“Manny, you can tell, I think playing shortstop really — I don’t know if it energized [him] — but was really something he really wanted to be good at and it is obvious that a lot of people feel that way,” Orioles manager Buck Showalter said. “But we’re proud of him. He’s been consistent. He’s been engaged since the first day of spring training, not that he hasn’t been before. You can tell that he was on a little mission to be consistent all year this year and I think this is consistent with that.”
Machado’s arrival in Baltimore in August of 2012 correlated with the Orioles’ renaissance of three postseason trips in five years, but Machado acknowledged that going through this year’s trials — the Orioles entered Sunday already 40 games under .500 — has been a challenge.
“It’s very tough,” Machado said. “It’s not easy going out there, being a winning team the last six years or being in contention, fighting for a playoff spot every year, and then this year it’s kind of been the opposite. So, it’s been kind of hard and everything’s a little different, but we try to not think about those things and try to go out there and try to play baseball as us, as players, as teammates, and unfortunately things haven’t been going right for a lot of people. Things haven’t been going the way we wanted it to. But at the end, we’ve got to go out there and do everything possible to try to win games and put yourself in good situations.”
Orioles beat writer Eduardo Encina on Orioles' Manny Machado trade talks. (Baltimore Sun video)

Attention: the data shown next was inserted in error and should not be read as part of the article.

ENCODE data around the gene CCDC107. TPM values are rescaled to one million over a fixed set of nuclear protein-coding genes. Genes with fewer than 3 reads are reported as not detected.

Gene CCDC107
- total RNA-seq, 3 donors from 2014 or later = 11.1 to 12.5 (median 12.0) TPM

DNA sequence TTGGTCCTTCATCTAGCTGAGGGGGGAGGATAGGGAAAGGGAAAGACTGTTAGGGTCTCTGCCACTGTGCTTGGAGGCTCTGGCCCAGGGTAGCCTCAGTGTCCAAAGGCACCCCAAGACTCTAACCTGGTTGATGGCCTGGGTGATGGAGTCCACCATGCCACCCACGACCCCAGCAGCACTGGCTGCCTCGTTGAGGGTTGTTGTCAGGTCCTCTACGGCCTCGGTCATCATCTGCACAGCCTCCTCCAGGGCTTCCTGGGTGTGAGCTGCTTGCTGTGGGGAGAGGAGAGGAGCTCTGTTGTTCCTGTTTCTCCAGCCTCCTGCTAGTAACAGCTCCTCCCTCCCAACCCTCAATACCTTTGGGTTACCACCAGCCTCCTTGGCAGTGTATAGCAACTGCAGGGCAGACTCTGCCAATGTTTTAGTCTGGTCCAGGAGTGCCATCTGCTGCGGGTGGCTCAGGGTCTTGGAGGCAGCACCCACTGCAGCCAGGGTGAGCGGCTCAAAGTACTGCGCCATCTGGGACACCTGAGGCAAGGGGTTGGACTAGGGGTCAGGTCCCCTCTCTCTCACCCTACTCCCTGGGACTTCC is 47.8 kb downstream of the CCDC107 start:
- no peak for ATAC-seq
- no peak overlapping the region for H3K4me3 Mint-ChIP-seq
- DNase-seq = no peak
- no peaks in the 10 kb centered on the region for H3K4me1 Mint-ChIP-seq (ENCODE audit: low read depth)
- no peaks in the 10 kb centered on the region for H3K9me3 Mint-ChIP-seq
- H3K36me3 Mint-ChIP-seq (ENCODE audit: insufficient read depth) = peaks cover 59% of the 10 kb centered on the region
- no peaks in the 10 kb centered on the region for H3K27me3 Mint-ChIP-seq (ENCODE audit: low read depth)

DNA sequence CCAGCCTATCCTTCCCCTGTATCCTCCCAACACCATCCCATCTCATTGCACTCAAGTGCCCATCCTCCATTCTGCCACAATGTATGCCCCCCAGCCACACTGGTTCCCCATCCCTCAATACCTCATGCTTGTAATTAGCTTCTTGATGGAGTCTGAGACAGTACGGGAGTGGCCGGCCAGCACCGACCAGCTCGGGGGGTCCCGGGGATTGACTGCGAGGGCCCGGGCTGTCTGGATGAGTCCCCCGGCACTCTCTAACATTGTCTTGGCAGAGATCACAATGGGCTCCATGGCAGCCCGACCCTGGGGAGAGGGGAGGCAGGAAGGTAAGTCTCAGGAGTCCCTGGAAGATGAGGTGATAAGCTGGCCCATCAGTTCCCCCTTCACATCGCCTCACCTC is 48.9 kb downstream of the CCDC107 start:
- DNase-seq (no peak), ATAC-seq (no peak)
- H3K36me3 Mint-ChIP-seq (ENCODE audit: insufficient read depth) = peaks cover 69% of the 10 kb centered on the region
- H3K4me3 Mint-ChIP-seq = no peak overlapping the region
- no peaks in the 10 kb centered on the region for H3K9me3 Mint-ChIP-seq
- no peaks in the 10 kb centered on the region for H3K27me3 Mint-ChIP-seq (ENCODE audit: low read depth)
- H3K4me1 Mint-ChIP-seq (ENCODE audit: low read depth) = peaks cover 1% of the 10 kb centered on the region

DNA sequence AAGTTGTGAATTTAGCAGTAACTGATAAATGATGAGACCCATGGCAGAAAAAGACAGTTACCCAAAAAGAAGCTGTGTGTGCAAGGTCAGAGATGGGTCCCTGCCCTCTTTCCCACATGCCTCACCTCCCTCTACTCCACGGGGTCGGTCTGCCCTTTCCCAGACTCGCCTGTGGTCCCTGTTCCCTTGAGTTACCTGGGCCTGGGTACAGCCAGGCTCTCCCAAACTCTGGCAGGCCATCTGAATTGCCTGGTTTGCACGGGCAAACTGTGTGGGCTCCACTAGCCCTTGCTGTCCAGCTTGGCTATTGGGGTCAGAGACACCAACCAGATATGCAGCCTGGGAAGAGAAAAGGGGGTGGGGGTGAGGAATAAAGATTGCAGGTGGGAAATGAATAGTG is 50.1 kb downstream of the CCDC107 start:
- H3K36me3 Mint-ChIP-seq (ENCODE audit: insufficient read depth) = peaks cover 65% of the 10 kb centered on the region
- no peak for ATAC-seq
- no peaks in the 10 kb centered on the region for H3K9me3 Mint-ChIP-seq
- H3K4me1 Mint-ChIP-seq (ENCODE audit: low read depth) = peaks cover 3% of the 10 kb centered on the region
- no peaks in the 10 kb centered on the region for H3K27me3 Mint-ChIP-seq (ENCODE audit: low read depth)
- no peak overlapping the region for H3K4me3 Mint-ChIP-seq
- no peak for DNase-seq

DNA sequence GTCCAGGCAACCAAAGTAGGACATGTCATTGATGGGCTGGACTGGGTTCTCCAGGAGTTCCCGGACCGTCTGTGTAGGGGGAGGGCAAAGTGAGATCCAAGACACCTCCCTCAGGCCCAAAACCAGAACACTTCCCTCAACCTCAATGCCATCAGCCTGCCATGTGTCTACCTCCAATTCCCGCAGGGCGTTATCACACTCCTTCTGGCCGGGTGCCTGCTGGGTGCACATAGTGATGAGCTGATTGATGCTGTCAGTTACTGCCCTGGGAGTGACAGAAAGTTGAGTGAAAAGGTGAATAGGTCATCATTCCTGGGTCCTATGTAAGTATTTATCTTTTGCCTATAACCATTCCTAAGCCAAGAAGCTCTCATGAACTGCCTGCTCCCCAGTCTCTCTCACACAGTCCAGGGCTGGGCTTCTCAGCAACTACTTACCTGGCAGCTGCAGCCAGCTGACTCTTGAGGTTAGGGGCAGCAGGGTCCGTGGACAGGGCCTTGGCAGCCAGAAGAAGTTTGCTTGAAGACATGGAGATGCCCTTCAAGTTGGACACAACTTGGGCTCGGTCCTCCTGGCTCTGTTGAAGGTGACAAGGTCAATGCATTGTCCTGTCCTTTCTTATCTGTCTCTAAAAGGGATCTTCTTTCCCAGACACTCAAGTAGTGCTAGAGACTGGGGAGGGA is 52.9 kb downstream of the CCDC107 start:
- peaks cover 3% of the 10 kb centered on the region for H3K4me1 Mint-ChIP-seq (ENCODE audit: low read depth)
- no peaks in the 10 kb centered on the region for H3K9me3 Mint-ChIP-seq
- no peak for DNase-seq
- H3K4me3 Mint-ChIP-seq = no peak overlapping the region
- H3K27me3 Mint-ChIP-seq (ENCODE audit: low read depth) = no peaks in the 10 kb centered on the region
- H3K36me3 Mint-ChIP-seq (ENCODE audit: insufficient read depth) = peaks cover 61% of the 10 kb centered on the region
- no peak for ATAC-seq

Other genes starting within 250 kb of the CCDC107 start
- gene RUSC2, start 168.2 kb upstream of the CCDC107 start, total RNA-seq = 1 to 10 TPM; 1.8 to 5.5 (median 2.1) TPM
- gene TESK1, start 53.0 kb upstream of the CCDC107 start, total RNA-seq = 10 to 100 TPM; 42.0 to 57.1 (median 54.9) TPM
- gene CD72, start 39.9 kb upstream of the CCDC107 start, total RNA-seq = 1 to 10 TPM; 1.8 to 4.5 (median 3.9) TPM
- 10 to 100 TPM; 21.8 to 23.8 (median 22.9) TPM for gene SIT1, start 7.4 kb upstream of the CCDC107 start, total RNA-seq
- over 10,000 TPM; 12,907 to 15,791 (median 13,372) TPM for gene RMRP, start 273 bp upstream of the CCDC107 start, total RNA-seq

The Orioles are weighing Machado trade offers from seven teams — including six in the National League — so the team’s best player could be moved in the coming weeks or the coming days. It is uncertain what would happen if Machado is traded — particularly to an NL club motivated to act quickly — before the All-Star Game.
In 2014, pitcher Jeff Samardzija was ineligible to play when he was traded across leagues from the Chicago Cubs to the Oakland Athletics. He was introduced as an NL All-Star, but wore a generic All-Star Game jersey and cap.
In 2004, outfielder Carlos Beltran was traded from the Kansas City Royals to the Astros when Houston was still an NL club. Because Beltran was traded June 24, more than a week before the All-Star Game teams were named, it allowed him to be placed on the NL team and first baseman Ken Harvey to replace him to represent Kansas City.
A trade before the All-Star Game could leave the Orioles without an All-Star Game representative in a year the event is just down the road in Washington.
Machado realizes it is out of his control, but said Sunday he would like to represent the Orioles, even if it is for the final time.
“Every jersey I’ve put on has been [as] an Oriole,” Machado said. “I’ve performed this year as an Oriole. I’ve done everything possible to work hard. The organization gave me the opportunity to go back to shortstop and play my natural position.
“For me to put that jersey on, it will be like the first time that I was selected for the All-Star Game. I started one at third, now I’m starting one at short. It’s just reeling through my mind. I didn’t think I would get it. The fans kind of I guess appreciated the way I’ve been playing and I appreciate everything they’ve done. So hopefully I put on that [Orioles] jersey and if not, I’m always going to be grateful no matter what.”